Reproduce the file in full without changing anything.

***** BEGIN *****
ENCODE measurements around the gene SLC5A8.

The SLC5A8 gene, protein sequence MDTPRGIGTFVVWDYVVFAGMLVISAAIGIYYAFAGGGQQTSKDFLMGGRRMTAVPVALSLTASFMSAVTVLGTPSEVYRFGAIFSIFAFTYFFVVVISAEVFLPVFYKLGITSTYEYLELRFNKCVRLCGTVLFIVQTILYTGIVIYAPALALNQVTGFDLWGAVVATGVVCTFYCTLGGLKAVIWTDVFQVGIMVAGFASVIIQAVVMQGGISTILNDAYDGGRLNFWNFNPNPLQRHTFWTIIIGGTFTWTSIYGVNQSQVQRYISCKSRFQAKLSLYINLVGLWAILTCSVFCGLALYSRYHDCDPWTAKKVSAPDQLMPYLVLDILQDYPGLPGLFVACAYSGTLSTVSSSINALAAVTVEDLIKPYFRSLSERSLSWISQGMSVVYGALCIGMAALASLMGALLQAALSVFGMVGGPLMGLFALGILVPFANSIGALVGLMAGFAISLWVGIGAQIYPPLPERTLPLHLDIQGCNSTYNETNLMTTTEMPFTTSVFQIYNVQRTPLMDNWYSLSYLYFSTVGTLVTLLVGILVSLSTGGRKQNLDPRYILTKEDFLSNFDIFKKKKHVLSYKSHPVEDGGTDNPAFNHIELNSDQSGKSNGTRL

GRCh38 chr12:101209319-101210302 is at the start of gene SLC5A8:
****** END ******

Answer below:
ENCODE measurements around the gene SLC5A8.

The SLC5A8 gene, protein sequence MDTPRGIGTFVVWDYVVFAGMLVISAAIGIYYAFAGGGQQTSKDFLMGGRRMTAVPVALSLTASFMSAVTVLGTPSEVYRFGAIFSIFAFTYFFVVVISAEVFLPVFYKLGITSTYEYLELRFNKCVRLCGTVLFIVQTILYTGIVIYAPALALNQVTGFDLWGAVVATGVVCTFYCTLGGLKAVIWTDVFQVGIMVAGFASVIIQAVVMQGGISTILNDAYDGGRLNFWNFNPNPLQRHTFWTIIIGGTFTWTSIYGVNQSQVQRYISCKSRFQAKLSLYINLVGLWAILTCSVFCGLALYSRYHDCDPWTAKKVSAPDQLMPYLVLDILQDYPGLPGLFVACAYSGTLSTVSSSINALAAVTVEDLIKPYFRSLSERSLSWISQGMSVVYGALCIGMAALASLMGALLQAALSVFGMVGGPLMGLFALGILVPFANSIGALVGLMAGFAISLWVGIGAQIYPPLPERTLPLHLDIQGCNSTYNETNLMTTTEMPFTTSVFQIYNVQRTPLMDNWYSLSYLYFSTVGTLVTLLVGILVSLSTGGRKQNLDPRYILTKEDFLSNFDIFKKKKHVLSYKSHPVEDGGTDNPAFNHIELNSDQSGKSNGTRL

GRCh38 chr12:101209319-101210302 is at the start of gene SLC5A8: